State Politics

Legislature adds extra sessions in August, September as it adjourns regular session

Senate leader Phil Berger (left) visits House Speaker Tim Moore during a session of the North Carolina House on March 23, 2017.
Senate leader Phil Berger (left) visits House Speaker Tim Moore during a session of the North Carolina House on March 23, 2017. N.C. Insider

When the legislature adjourns its “long session” in odd-numbered years, lawmakers typically stay home until the “short session” begins the following spring.

Not this year. The adjournment resolution released Thursday evening adds two more legislative sessions this year: One starting on Aug. 3, and another starting on Sept. 6. The regular session ended around 2 a.m. Friday morning, wrapping up six months of lawmaking. A press release from the Senate said it was the “second quickest” long session adjournment since 1973.

In the August session, the legislature could address a variety of topics, including overriding any vetoes from Gov. Roy Cooper, making appointments, approving bills that are currently in negotiations between the House and Senate or bills involving impeachment of an elected official, and responding to lawsuits – including any court order on redistricting.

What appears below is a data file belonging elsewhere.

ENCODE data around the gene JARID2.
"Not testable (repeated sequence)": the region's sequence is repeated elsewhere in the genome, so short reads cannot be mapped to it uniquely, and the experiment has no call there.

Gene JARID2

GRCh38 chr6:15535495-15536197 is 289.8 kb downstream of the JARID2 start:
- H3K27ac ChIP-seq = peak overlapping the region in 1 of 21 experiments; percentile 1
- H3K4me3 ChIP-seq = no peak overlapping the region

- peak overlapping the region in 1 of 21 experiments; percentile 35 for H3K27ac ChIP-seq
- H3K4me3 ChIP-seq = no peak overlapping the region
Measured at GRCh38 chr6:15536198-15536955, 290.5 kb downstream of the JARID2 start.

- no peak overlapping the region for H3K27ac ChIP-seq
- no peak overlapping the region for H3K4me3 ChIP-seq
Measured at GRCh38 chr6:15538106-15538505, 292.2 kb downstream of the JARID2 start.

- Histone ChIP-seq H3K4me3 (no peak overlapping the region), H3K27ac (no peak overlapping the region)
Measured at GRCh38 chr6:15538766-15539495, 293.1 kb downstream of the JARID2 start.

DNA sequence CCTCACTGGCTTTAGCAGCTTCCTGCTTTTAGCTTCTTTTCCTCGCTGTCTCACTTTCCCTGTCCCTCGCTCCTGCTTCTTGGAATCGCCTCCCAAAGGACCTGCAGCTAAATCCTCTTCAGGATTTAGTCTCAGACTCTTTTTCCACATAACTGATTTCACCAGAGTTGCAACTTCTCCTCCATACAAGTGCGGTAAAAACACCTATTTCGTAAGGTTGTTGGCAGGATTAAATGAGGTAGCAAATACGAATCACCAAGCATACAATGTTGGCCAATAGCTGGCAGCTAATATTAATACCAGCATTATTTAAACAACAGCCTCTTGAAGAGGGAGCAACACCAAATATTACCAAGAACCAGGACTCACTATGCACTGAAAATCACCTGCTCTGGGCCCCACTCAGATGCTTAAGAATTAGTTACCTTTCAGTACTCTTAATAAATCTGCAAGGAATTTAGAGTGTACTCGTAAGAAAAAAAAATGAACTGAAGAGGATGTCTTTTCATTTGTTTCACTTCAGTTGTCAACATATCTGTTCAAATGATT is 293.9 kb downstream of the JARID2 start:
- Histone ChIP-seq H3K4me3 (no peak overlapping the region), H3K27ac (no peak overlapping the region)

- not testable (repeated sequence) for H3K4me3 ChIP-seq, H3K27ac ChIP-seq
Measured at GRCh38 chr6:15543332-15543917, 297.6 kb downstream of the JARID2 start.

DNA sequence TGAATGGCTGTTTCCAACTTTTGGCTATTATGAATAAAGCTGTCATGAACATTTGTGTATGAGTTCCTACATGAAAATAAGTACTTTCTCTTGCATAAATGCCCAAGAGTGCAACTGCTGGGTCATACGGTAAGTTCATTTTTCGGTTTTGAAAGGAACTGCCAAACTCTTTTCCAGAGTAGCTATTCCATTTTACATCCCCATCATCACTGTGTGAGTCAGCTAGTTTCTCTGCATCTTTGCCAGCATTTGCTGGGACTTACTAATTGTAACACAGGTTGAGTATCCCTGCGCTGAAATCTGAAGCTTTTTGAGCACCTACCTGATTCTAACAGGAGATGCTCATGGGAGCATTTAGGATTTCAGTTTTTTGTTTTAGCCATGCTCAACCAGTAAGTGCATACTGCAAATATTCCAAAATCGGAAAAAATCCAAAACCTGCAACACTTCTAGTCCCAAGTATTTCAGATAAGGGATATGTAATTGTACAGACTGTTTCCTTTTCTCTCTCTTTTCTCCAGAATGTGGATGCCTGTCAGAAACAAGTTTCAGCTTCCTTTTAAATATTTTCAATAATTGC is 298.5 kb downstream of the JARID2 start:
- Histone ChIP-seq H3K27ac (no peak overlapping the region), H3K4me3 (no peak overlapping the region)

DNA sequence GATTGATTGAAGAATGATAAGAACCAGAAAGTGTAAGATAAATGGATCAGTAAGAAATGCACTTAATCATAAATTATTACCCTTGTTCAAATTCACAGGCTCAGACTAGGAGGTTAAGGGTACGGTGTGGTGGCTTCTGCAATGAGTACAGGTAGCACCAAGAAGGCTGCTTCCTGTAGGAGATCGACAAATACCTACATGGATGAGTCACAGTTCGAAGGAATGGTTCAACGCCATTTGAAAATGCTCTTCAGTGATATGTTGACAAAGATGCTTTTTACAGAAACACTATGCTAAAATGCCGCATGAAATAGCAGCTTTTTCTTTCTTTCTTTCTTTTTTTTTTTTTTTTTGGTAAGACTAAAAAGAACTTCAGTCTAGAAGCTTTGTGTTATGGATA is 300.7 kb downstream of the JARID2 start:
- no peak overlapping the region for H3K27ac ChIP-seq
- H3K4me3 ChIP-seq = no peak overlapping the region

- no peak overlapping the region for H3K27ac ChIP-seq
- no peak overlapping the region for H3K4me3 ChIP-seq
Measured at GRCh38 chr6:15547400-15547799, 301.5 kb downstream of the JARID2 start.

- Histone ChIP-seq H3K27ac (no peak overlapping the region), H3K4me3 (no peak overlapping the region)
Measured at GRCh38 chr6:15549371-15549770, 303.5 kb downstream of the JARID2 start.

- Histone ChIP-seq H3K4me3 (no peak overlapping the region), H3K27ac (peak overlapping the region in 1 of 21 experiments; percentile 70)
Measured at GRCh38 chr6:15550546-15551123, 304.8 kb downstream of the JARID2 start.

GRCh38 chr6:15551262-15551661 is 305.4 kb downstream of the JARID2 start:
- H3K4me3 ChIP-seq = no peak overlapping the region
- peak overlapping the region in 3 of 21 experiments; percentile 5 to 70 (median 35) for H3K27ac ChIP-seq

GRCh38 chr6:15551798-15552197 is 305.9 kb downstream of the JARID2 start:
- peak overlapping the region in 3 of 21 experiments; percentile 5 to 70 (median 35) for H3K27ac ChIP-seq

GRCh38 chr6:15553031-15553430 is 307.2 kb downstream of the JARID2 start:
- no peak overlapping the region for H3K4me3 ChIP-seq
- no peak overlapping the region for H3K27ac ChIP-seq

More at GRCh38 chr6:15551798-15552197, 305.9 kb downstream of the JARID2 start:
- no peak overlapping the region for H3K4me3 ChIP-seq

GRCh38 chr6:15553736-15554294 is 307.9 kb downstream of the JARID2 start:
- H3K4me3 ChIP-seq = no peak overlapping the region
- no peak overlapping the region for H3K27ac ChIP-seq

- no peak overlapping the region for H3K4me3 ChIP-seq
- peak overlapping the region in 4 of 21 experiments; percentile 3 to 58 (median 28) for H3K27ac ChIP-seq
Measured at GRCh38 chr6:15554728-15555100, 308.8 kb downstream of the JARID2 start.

House Rules Chairman David Lewis said legislation where the House and Senate disagree can be handled in the next month or so, rather than pushing for an agreement before the current session ends. “We can do better then than at 3 o’clock in the morning like we usually do,” he said.

Lewis says the September session will likely focus on redistricting, and the legislature could consider redistricting plans for judicial and prosecutorial districts. A plan to redraw judicial districts that was released this week has been shelved amid strong opposition from judges and others.

The September session could also involve appointments, veto overrides, referendums on constitutional amendments and impeachment matters. House Republicans say they are holding off for now on a controversial resolution that seeks to begin impeachment proceedings against Secretary of State Elaine Marshall. A Republican lawmaker accuses Marshall of improperly allowing noncitizens to serve as notaries.

The impeachment provision in the adjournment resolution prompted Democrats to vote against it.

The adjournment resolution also includes a deadline for court-ordered redrawing of legislative districts to be completed: Nov. 15. Lewis says the process could happen much earlier depending on the deadlines imposed by judges, and a redistricting committee to start the process will be appointed Thursday night.

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